Cling to your faith in Christ, and keep your conscience clear. For some people have deliberately violated their consciences; as a result, their faith has been shipwrecked. Hymenaeus and Alexander are two examples. I threw them out and handed them over to Satan so they might learn not to blaspheme God. [1 Timothy 1:19-20 (NLT)]
1 Timothy doesn’t tell us much about Hymenaeus or Alexander—the men whose faith was shipwrecked. From Paul’s other references to the men, we do know that Hymenaeus denied the doctrine of the resurrection and that Alexander did “much harm” to Paul, but we don’t know the details. Whatever these men said or did, by accusing them of blasphemy and handing them “over to Satan,” Paul seemed to be excommunicating them from the church.
In theological terms, Paul was writing about apostasy, coming from the Greek apostanai meaning “to stand away.” When someone commits apostasy or becomes apostate, they renounce or abandon their faith in Christ. Like Hymenaeus and Alexander, believers can lose their way and even fall. After all, Peter denied Jesus three times and Thomas had his moments of doubt. Every fall, however, doesn’t mean apostasy. Unlike Hymenaeus and Alexander, Peter and Thomas never fell beyond the point of no return. When Peter repented and Thomas’ doubts were assuaged, their relationship with Jesus was fully restored. But, what of those who don’t repent or whose doubt turns to unbelief? Is it possible to lose our faith?
Recently, my husband lost his wedding ring. As soon as he noticed his empty finger, we revisited every place he’d been and searched high and low in every store and parking lot. At home, we sifted through our waste baskets, carefully inspected the car, looked in every nook and cranny in house and garage, and even checked the garbage disposal. There’s not a spot we haven’t examined and more than one prayer was said but, alas, the ring has disappeared. My husband feels awful about the loss but I reminded him that it’s just a piece of metal that can be replaced. Although it symbolized our marriage, he didn’t lose that; we still have what’s important—each other. Be that as it may, I admit searching for it again today!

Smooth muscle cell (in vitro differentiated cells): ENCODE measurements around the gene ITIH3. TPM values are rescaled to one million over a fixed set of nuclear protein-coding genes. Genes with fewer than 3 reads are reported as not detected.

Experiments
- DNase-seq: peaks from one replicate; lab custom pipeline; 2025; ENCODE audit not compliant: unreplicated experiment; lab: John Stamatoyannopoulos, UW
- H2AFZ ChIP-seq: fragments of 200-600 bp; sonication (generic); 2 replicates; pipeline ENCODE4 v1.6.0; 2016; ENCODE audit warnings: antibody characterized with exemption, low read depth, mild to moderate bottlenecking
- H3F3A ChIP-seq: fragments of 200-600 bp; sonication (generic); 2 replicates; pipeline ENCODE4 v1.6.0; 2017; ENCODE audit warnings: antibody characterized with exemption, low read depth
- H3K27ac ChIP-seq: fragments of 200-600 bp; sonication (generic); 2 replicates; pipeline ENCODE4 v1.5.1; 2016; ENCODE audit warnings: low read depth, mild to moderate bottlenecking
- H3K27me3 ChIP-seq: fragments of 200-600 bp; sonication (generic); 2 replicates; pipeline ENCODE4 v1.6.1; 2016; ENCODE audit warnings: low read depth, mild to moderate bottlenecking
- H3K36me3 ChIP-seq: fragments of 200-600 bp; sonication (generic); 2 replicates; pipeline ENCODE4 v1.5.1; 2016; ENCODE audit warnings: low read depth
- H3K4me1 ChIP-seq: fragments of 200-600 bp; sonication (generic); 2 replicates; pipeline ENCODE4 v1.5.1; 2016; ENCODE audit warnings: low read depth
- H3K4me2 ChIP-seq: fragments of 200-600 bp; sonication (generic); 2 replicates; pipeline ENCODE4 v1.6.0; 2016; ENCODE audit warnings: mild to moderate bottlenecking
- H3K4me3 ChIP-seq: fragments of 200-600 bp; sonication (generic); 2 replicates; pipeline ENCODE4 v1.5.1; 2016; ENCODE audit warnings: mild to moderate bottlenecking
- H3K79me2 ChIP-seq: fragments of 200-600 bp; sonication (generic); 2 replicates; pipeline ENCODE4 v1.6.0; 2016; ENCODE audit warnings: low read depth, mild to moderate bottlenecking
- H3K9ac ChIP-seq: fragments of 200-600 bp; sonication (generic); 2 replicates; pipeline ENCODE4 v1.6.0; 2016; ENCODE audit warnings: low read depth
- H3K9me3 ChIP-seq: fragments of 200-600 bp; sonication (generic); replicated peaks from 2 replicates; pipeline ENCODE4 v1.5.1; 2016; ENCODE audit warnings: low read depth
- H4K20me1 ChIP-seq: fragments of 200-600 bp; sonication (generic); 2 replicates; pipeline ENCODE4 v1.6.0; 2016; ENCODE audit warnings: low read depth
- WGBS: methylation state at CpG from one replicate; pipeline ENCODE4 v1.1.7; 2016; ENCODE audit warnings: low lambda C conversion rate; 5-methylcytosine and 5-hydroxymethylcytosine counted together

If we’re willing to turn our house upside down, rifle through the trash can, and drive all over town in search of a ring, I don’t understand the person whose excuse for no longer attending church is that he simply lost his faith. “Go look for it!” is my response. “Where were you when you last had it? Go back there and start looking!” I’d suggest starting in church, the Bible, in prayer with God, and in conversation with mature Christians. Unlike a wedding ring, which is a mere symbol of a relationship (and a replaceable one at that), faith in Jesus is an irreplaceable relationship.
At one time or another, we all will have crises of faith. There will be times we are overwhelmed with troubling questions about things like evil, pain, and suffering; the world of the Old Testament; or the truth of Scripture. There certainly are times we’re disappointed in God and want to know “why?” Like Thomas, it’s only normal to have doubts but doubt is not disbelief. The real issue isn’t doubt, it’s what we do with that doubt. Do we call out to God and seek the answers to our questions or do we simply give up and say we’ve lost our faith?
Scripture seems to make the case that once we’re saved (by God’s grace through our faith), we remain saved—we can’t lose our salvation. When people claim to have lost their faith, I wonder if they ever truly had it—whether they were true believers in the first place. After all, calling oneself a Ford and sitting in the garage doesn’t make you a car any more than calling oneself a Christian and sitting in a pew on Sundays makes you a believer! I can’t know if a person who’s “lost” his faith is an apostate like Hymenaeus and Alexander, is having a crisis of faith, or if he ever truly had faith. I can’t see into a person’s soul and only God truly knows the status of anyone’s salvation. What I do know is that God isn’t playing hide-and-seek; unlike my husband’s ring, He’s right in front of us and waiting to be found! Let us never stop seeking Him!
Faith is not the complete absence of doubts. Faith is trusting even in the presence of doubt – even when I don’t understand. [Chris Goswami]